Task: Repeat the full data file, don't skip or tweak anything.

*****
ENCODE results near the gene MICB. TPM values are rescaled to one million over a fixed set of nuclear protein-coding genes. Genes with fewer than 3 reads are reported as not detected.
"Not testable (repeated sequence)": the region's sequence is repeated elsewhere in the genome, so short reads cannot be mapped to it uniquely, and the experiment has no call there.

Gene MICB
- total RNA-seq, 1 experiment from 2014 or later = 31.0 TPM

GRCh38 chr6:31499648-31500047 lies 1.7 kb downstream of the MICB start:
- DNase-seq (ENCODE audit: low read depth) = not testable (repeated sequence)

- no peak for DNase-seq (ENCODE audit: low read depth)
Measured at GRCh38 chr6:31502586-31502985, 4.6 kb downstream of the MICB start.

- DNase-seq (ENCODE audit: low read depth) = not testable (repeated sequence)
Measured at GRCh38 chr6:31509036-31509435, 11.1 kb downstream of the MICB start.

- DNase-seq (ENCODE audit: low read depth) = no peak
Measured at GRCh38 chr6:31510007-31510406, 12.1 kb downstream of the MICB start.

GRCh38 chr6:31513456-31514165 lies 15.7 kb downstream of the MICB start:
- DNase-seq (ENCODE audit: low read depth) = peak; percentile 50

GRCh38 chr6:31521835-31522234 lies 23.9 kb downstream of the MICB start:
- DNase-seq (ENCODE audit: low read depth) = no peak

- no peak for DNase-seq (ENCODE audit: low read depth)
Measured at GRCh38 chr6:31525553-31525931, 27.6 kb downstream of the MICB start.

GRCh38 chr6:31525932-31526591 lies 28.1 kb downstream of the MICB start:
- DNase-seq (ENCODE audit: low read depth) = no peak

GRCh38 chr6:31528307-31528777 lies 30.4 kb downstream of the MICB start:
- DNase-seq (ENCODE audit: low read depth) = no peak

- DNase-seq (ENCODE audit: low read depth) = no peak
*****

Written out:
ENCODE results near the gene MICB. TPM values are rescaled to one million over a fixed set of nuclear protein-coding genes. Genes with fewer than 3 reads are reported as not detected.
"Not testable (repeated sequence)": the region's sequence is repeated elsewhere in the genome, so short reads cannot be mapped to it uniquely, and the experiment has no call there.

Gene MICB
- total RNA-seq, 1 experiment from 2014 or later = 31.0 TPM

GRCh38 chr6:31499648-31500047 lies 1.7 kb downstream of the MICB start:
- DNase-seq (ENCODE audit: low read depth) = not testable (repeated sequence)

- no peak for DNase-seq (ENCODE audit: low read depth)
Measured at GRCh38 chr6:31502586-31502985, 4.6 kb downstream of the MICB start.

- DNase-seq (ENCODE audit: low read depth) = not testable (repeated sequence)
Measured at GRCh38 chr6:31509036-31509435, 11.1 kb downstream of the MICB start.

- DNase-seq (ENCODE audit: low read depth) = no peak
Measured at GRCh38 chr6:31510007-31510406, 12.1 kb downstream of the MICB start.

GRCh38 chr6:31513456-31514165 lies 15.7 kb downstream of the MICB start:
- DNase-seq (ENCODE audit: low read depth) = peak; percentile 50

GRCh38 chr6:31521835-31522234 lies 23.9 kb downstream of the MICB start:
- DNase-seq (ENCODE audit: low read depth) = no peak

- no peak for DNase-seq (ENCODE audit: low read depth)
Measured at GRCh38 chr6:31525553-31525931, 27.6 kb downstream of the MICB start.

GRCh38 chr6:31525932-31526591 lies 28.1 kb downstream of the MICB start:
- DNase-seq (ENCODE audit: low read depth) = no peak

GRCh38 chr6:31528307-31528777 lies 30.4 kb downstream of the MICB start:
- DNase-seq (ENCODE audit: low read depth) = no peak

- DNase-seq (ENCODE audit: low read depth) = no peak